Across the Pond and Back
Virginia has been my home for most of my life. The earliest memories I can recall are from my time in Chesapeake, but those memories are so fragmented that I don’t consider Chesapeake my hometown. For me, it feels as if my life really began when I moved to Virginia Beach.
Originally from Lebanon, my parents immigrated to the United States so that my father could pursue a career in medicine. My family moved to Virginia Beach when I was four-years-old after living in Massachusetts and West Virginia (where I was actually born). As a child, I loved Virginia Beach. I loved the laid-back lifestyle. I loved the ocean. I loved the food. I often forgot that most of the U.S. population doesn’t live near the beach, let alone water. I took it for granted more often than not. We lived in Virginia Beach for over 10 years, and for the longest time, I couldn’t imagine living anywhere else.
Fast-forward to 2012: my parents decided to move the family to Lebanon. My dad had taken a job in Beirut in order to be closer to our relatives. I had visited Lebanon many times, but the idea of living there never occurred to me. At first, I was upset. I was 15-years-old at the time, and at that point in my adolescence, it was hard to come to terms with leaving the city I had grown so fond of. Now I don’t mean to sound cliché, but I felt that life wasn’t going to be the same. It was a change, and change can be intimidating.
Little did I know that moving to Beirut would be one of the most enlightening experiences of my life. A lot of people will argue that there’s no place like their home country or town, but I genuinely believe that there’s no place like Lebanon. Everything about it is unconventional: the culture, the infrastructure, the history — it’s unique. What’s incredible to me is that this tiny Middle Eastern country, with all of the political strife and adversity it has endured throughout the years, has such a profound effect on myself and anyone who has ever been there.
Adapting to a densely populated, rapid-paced city such as Beirut was already a challenge, but I also had to learn Arabic, or at least enough to get around. In the end, I believe that exposure to a city lifestyle made me think more quickly and intuitively than I used to. Honestly, Lebanon completely changed my perception of reality. It made me think outside of what I know.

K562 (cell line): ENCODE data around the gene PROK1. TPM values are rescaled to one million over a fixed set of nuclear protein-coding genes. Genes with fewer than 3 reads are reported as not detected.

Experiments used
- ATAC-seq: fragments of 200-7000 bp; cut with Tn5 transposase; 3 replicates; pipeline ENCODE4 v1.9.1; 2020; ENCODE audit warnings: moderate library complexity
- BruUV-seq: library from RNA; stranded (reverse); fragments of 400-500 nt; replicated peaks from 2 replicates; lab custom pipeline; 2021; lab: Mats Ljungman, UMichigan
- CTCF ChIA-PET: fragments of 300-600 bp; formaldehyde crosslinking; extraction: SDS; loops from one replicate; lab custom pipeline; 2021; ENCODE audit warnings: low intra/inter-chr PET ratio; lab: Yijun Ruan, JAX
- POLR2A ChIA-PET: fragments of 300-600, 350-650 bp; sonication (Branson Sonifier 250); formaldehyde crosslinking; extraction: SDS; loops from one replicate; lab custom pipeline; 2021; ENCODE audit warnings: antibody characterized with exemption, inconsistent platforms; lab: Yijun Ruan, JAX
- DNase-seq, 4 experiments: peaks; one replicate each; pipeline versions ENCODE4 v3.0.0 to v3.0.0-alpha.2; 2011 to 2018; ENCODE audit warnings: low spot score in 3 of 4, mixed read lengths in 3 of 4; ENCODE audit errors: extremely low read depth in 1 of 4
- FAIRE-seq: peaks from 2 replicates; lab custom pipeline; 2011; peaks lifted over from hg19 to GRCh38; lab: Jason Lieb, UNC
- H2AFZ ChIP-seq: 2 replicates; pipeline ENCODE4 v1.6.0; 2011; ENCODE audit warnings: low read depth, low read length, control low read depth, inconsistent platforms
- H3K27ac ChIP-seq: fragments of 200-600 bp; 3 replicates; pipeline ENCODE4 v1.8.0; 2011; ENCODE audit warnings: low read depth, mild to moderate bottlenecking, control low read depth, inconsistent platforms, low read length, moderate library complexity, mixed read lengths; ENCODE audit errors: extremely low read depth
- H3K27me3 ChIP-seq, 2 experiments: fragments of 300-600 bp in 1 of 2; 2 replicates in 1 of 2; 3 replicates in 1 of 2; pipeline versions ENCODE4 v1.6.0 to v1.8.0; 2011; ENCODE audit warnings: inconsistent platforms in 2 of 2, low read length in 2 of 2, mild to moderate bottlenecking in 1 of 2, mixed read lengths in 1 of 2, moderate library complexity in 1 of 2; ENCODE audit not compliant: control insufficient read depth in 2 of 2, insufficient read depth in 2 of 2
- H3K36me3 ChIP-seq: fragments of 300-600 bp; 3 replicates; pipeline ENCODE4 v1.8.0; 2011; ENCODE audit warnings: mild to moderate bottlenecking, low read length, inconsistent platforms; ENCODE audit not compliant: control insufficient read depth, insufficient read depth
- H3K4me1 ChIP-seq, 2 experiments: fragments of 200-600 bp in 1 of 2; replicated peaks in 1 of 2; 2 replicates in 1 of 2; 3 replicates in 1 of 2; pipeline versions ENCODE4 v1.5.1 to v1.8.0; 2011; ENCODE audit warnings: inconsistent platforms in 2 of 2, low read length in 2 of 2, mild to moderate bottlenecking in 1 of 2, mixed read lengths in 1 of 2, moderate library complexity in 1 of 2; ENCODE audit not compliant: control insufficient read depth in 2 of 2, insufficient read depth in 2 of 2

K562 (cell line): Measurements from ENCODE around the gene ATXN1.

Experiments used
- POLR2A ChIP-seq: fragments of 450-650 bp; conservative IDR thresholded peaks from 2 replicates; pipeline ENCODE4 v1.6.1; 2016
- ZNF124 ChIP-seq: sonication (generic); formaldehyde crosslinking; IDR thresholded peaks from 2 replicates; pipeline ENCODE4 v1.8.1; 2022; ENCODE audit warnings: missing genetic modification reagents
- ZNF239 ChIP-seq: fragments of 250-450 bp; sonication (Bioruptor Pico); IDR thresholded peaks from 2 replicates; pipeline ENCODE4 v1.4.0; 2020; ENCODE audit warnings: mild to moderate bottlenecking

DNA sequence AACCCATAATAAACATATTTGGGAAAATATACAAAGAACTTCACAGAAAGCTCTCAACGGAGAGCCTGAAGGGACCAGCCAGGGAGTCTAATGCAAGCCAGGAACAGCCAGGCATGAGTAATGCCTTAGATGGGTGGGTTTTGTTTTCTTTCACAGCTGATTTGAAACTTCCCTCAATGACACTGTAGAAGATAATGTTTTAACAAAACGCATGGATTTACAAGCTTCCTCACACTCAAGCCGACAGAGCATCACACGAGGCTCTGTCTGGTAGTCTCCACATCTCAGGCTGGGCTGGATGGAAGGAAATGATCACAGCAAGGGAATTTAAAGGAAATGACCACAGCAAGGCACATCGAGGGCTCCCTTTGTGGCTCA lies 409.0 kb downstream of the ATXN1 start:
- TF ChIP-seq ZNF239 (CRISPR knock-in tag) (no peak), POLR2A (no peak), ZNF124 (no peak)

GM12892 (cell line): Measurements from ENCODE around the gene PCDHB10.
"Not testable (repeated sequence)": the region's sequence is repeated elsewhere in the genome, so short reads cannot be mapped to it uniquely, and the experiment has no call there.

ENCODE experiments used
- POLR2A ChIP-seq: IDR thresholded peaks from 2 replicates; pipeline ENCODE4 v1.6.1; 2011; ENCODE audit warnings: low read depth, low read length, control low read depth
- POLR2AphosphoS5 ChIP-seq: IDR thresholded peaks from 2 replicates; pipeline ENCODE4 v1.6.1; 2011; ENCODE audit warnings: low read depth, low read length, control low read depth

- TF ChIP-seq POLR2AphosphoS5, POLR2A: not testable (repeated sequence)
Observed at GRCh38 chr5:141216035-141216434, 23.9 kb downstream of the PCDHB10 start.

After I finished high school in Lebanon, my family and I moved back to the United States. My father started a new job in Rhode Island while I moved back to Virginia. I attended Virginia Commonwealth University in Richmond (VCU), where I graduated with a bachelor’s degree in marketing. I was pretty unfamiliar with Richmond before going to VCU, but after living there for four years, I’ve come to appreciate it. Richmond’s rate of expansion is unlike anything I’ve ever seen for a city of its size. Although I haven’t technically contributed anything to Richmond’s growth, it’s amazing to witness the growth firsthand. Smaller cities are on the rise, and Richmond is no exception.
Living in two different countries has taught me quite a bit about both the world and myself. In a large country such as the U.S., the opportunities are endless. In America, I can be anyone that I want to be. I used to take that for granted, but moving forward, I won’t make that same mistake again. On the other hand, Lebanon taught me to put everything in perspective and to question the status quo constantly. It made me step out of my comfort zone and become more adaptable.
It’s difficult to grow as an individual when you’re comfortable. Get a little uncomfortable, the outcome just might surprise you.
Editor’s note: Want to see how the 2019 Commemoration is surfacing the stories of Virginia’s immigrants and refugees? Visit the New Virginians: 1619-2019 and Beyond exhibition today.